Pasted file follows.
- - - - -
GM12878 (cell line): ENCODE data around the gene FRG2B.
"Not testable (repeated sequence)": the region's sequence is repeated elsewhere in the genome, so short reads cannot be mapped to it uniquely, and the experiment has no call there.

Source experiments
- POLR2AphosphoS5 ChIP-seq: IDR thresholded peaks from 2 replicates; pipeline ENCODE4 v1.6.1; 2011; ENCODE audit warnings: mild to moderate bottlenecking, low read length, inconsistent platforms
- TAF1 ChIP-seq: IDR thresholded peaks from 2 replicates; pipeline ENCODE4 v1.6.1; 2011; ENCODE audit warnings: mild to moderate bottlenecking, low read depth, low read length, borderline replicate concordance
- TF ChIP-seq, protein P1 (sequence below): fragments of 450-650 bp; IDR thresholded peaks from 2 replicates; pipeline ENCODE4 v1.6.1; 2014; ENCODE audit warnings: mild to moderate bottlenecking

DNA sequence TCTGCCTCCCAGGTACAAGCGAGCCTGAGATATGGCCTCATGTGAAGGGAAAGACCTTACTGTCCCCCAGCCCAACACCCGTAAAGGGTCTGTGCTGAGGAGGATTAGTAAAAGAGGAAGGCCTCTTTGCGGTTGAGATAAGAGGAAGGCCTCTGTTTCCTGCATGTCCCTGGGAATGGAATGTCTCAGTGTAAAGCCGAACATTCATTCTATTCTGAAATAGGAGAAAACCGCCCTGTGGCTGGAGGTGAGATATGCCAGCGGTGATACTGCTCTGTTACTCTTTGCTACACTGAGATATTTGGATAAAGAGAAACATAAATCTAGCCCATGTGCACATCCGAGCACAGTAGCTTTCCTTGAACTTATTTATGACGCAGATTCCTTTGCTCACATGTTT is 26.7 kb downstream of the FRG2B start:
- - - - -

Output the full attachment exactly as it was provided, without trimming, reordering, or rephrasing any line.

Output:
GM12878 (cell line): ENCODE data around the gene FRG2B.
"Not testable (repeated sequence)": the region's sequence is repeated elsewhere in the genome, so short reads cannot be mapped to it uniquely, and the experiment has no call there.

Source experiments
- POLR2AphosphoS5 ChIP-seq: IDR thresholded peaks from 2 replicates; pipeline ENCODE4 v1.6.1; 2011; ENCODE audit warnings: mild to moderate bottlenecking, low read length, inconsistent platforms
- TAF1 ChIP-seq: IDR thresholded peaks from 2 replicates; pipeline ENCODE4 v1.6.1; 2011; ENCODE audit warnings: mild to moderate bottlenecking, low read depth, low read length, borderline replicate concordance
- TF ChIP-seq, protein P1 (sequence below): fragments of 450-650 bp; IDR thresholded peaks from 2 replicates; pipeline ENCODE4 v1.6.1; 2014; ENCODE audit warnings: mild to moderate bottlenecking

DNA sequence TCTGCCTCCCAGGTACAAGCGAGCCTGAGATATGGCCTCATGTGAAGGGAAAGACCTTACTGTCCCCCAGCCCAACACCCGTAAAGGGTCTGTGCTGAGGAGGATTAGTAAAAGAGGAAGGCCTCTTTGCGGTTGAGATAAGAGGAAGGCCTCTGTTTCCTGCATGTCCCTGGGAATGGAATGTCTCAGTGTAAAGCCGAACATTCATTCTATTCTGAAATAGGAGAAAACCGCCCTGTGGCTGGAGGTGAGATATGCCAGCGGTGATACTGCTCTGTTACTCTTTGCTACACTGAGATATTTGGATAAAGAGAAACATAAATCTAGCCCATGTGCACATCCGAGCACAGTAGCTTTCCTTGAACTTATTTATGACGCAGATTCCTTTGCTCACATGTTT is 26.7 kb downstream of the FRG2B start: